Devon could net an extra £20million for education over the next two years following the Government’s spending review.
Initial calculations suggest the county council could receive an extra £11.7million next year and £9.5million in 2021/22.
In addition, there could be an extra £8.6million to help support children with special needs in 2020.
But education chiefs are still waiting to see the details behind the Chancellor Sajid Javid’s announcement that he intends to level up funding for historically under-funded areas.
Currently, every pupil in a Devon school is worth almost £300 less than the national average.
And that has meant schools in the county have not enjoyed the levels of funding promised nationally.
In Wednesday’s statement, the Chancellor promised a minimum of £5,000 for every secondary school pupil – and £3,750 next year, rising to £4,000 in 2021.
Devon County Council (DCC) leader John Hart said he would need to ‘see the small print’ in the Government’s funding announcement – for example, whether the £6,000 extra for teachers’ starting salaries had to be funded out of the new money.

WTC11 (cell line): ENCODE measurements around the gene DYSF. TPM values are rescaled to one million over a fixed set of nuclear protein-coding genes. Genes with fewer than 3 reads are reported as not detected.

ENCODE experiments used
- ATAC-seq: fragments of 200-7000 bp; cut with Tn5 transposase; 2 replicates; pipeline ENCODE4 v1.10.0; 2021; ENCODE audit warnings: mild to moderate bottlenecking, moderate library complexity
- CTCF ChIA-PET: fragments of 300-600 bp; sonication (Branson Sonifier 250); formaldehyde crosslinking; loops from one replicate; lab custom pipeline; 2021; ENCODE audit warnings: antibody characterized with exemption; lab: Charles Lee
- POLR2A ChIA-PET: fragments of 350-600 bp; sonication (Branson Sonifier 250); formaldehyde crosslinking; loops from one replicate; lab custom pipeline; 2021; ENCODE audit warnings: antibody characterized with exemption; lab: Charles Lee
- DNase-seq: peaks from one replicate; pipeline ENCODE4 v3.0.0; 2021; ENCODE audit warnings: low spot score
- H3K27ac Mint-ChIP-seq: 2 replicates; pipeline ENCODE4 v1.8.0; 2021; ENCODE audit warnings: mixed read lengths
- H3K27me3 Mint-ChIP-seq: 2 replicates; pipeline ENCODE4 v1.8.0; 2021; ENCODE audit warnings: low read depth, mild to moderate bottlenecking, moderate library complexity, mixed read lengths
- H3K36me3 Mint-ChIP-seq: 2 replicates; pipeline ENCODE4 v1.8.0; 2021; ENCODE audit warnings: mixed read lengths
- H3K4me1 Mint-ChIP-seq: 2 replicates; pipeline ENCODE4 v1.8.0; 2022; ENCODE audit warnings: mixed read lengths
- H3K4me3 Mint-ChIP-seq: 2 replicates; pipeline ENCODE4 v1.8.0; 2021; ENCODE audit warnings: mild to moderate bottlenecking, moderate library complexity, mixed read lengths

Councillor Hart added: “We have been campaigning with headteachers, governors and parents for fairer funding for Devon’s schools and the promise to ‘level up’ under-funded areas is one I very much welcome.
“It’s also encouraging to see Mr Javid announcing a three-year funding cycle for education as compared to the single year for other services.
“That gives heads and governors the ability to plan with some certainty.
“The boost for special needs education is also very welcome because we are facing intense pressure. But the amount Devon is likely to receive is about half of the current overspend on this vital service in this year alone.”
Devon’s cabinet member for schools Cllr James McInnes added: “This is a huge step in the right direction that will go some way to repairing the damage caused by underfunding in recent years.”
In a report on the statement to Devon’s cabinet on Wednesday, county treasurer Mary Davis concludes: “Education services and social care services provided to both adults and children are operating under huge financial strain.
“The need for those services is very great and growing both in terms of cost and complexity.
“This is taking place against a background of unprecedented political uncertainty.
“The council will need to show great resolve and ingenuity to make sure that it maintains the correct balance between funding services sufficiently and retaining its financial sustainability.”